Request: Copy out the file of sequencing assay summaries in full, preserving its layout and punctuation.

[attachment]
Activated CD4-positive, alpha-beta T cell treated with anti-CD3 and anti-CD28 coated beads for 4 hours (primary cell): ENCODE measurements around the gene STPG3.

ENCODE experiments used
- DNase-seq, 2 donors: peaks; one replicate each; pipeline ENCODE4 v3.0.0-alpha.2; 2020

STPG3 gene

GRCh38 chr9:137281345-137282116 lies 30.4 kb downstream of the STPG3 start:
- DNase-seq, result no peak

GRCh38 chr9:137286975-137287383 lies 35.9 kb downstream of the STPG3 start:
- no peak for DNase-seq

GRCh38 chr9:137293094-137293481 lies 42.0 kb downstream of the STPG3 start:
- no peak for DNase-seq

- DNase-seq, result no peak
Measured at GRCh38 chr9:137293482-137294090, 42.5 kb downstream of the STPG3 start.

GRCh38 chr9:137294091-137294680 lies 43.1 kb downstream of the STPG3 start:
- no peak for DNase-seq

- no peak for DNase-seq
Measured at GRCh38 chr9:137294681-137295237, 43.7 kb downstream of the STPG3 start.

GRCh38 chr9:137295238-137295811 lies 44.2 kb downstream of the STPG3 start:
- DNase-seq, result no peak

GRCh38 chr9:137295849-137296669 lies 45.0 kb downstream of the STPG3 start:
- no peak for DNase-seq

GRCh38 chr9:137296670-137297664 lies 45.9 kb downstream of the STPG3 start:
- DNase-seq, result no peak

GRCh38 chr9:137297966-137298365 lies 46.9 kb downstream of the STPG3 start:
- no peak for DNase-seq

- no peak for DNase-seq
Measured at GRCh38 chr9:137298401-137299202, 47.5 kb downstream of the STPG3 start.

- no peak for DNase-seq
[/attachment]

Activated CD4-positive, alpha-beta T cell treated with anti-CD3 and anti-CD28 coated beads for 4 hours (primary cell): ENCODE measurements around the gene STPG3.

ENCODE experiments used
- DNase-seq, 2 donors: peaks; one replicate each; pipeline ENCODE4 v3.0.0-alpha.2; 2020

STPG3 gene

GRCh38 chr9:137281345-137282116 lies 30.4 kb downstream of the STPG3 start:
- DNase-seq, result no peak

GRCh38 chr9:137286975-137287383 lies 35.9 kb downstream of the STPG3 start:
- no peak for DNase-seq

GRCh38 chr9:137293094-137293481 lies 42.0 kb downstream of the STPG3 start:
- no peak for DNase-seq

- DNase-seq, result no peak
Measured at GRCh38 chr9:137293482-137294090, 42.5 kb downstream of the STPG3 start.

GRCh38 chr9:137294091-137294680 lies 43.1 kb downstream of the STPG3 start:
- no peak for DNase-seq

- no peak for DNase-seq
Measured at GRCh38 chr9:137294681-137295237, 43.7 kb downstream of the STPG3 start.

GRCh38 chr9:137295238-137295811 lies 44.2 kb downstream of the STPG3 start:
- DNase-seq, result no peak

GRCh38 chr9:137295849-137296669 lies 45.0 kb downstream of the STPG3 start:
- no peak for DNase-seq

GRCh38 chr9:137296670-137297664 lies 45.9 kb downstream of the STPG3 start:
- DNase-seq, result no peak

GRCh38 chr9:137297966-137298365 lies 46.9 kb downstream of the STPG3 start:
- no peak for DNase-seq

- no peak for DNase-seq
Measured at GRCh38 chr9:137298401-137299202, 47.5 kb downstream of the STPG3 start.

- no peak for DNase-seq